Category Archives: Books
I must say, we have been pleasantly surprised at the content and quality of the manual developed by the community for Ubuntu 10.04 LTS. These past few days, we have had the opportunity to share it with non-techies and people new to Linux. To our great satisfaction and delight, they not only found the manual extremely easy to follow but were able to do most of the tasks (including installation) without anyone’s help.Ubuntu itself is probably the most intuitive Linux distribution out there. But the manual is a great addition, making adoption of Linux even more easy. The document is divided into 9 distinct chapters that deal with its installation, the desktop environment, security, hardware and software management. There are even some advanced topics on how to use command line interface to accomplish tasks the traditional way, among others. It even has a chapter on how to use Word, Spreadsheets, web browser, Instant Messaging, including Twitter making it easy for people to migrate to Ubuntu without any glitch.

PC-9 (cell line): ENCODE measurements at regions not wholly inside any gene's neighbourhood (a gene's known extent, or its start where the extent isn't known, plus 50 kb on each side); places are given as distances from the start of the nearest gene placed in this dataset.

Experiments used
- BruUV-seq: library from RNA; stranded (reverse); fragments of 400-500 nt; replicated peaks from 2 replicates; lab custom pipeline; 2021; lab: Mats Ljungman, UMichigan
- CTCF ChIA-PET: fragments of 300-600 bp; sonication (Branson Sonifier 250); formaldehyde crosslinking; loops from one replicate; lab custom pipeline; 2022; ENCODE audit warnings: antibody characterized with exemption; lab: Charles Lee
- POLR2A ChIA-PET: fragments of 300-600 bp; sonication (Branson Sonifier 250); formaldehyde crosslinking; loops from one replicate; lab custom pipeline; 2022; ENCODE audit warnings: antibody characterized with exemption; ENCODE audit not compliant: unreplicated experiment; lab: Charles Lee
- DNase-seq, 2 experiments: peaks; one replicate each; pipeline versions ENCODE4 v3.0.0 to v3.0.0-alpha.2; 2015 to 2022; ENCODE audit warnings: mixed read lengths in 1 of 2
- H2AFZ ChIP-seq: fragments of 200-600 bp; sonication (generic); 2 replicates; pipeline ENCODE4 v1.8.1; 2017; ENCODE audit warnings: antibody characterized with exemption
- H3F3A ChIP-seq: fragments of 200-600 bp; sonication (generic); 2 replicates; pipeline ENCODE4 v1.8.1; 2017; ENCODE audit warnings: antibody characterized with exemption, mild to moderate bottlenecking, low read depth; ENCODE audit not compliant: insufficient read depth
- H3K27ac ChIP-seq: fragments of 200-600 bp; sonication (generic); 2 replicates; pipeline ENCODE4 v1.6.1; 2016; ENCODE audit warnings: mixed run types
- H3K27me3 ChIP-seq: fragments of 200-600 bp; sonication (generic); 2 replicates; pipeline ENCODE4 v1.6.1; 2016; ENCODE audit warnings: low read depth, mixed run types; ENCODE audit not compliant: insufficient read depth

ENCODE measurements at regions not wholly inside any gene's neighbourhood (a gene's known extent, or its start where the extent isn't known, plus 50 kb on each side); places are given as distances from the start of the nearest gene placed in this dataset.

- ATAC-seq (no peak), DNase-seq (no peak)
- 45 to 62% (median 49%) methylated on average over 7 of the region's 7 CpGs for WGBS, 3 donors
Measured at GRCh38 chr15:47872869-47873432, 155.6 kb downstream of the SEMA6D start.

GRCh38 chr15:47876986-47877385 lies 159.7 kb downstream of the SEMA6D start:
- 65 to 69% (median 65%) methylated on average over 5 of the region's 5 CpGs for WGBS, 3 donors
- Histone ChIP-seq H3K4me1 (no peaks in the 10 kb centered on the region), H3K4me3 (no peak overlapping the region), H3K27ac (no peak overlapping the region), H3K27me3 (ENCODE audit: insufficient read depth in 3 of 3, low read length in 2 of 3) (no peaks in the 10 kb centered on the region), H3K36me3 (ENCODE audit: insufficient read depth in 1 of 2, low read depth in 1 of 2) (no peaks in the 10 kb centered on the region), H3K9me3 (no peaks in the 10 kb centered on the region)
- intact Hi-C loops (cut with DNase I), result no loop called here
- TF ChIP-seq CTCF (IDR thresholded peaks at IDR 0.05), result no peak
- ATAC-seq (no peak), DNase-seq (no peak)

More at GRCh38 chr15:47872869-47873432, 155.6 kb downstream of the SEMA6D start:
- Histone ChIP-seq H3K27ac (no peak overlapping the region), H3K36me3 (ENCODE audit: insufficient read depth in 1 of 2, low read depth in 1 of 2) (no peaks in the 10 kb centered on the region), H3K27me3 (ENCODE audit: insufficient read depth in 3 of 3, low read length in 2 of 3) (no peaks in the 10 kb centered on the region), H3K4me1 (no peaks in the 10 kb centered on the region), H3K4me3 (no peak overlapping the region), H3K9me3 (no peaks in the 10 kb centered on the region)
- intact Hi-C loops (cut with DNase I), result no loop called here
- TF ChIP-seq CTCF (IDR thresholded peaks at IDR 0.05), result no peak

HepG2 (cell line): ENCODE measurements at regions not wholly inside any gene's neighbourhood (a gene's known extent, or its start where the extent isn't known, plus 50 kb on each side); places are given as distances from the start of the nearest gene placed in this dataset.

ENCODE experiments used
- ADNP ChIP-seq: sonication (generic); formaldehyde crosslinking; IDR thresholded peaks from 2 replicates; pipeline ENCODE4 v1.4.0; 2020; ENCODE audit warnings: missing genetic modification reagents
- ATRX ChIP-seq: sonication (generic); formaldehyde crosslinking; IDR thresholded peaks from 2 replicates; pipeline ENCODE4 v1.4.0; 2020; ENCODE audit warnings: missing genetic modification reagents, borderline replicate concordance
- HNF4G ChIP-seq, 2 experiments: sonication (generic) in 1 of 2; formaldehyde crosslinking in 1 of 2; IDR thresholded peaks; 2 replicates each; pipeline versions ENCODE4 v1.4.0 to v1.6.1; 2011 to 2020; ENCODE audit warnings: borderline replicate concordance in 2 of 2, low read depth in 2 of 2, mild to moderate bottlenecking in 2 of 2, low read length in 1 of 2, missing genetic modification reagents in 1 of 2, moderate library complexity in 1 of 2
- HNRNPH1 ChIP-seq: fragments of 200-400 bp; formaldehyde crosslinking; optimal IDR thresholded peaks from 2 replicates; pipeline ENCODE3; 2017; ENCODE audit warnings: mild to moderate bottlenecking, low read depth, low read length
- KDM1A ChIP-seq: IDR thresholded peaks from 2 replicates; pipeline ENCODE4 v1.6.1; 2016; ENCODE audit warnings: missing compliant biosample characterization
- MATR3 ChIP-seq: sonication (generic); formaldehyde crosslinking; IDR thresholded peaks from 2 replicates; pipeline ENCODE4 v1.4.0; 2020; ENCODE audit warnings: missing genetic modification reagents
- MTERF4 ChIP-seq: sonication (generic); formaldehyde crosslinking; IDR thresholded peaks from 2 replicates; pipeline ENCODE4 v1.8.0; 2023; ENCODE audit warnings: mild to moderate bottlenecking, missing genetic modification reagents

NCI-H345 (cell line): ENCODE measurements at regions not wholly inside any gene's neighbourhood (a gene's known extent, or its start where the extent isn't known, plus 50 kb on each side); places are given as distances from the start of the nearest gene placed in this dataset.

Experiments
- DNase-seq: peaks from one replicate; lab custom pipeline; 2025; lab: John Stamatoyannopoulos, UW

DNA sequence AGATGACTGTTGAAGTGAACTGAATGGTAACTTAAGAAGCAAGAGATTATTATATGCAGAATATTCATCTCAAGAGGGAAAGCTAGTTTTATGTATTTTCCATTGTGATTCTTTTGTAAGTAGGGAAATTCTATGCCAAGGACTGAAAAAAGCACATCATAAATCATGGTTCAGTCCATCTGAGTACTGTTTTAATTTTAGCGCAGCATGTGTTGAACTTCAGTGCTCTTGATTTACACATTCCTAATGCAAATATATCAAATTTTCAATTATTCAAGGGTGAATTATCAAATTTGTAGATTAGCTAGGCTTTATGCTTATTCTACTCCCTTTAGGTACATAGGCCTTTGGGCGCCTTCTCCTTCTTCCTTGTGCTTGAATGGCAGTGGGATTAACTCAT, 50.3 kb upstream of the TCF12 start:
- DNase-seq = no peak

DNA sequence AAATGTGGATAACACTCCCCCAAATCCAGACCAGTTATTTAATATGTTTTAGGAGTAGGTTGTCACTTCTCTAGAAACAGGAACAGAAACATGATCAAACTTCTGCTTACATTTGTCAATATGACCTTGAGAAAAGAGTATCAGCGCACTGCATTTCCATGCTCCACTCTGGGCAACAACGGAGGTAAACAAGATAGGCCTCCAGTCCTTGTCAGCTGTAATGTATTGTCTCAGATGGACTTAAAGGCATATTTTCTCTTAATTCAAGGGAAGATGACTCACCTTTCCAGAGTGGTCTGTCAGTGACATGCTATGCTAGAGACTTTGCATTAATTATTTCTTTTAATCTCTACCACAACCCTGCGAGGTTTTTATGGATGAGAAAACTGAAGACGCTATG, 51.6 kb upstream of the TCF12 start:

The documentation is well supported by clear and extremely helpful screen shots of various Ubuntu features, that visually guide the user through many cumbersome tasks. This makes life easy for someone who has never used Ubuntu or Linux before. Considering that it is a community driven project, it is a remarkable achievement and will go a long way in making Linux in general and Ubuntu in particular get mainstream acceptance. We for one are recommending it to anyone who wants to migrate/move to Linux and is unsure of where to begin.
For non-power users (for Linux) out there, here is a pocket reference book for Ubuntu available for free download from the following website. Like the Ubuntu operating system, the book is totally free (no strings attached)
The book covers Ubuntu 8.04 and 8.10 versions so it is pretty up to date. The topics include:
- Installing and configuring Ubuntu
- Desktop Guide
- Users and Filesystem
- Hands on at the command line
- Software Management
- Securing the System
An average Joe can really benefit from this book. Granted, most of this information is already available in the Linux help files and online forums/blogs. But still, it is a nice handy book to have lying around in your office/home.
I see an enormous benefit for this book in office environments where ordinary users are not savvy enough to go online and would prefer a reference manual handy.
For techies out there, it might not be the best read, but definitely a good gift to give along with the OS to your newly initiated friends to Linux.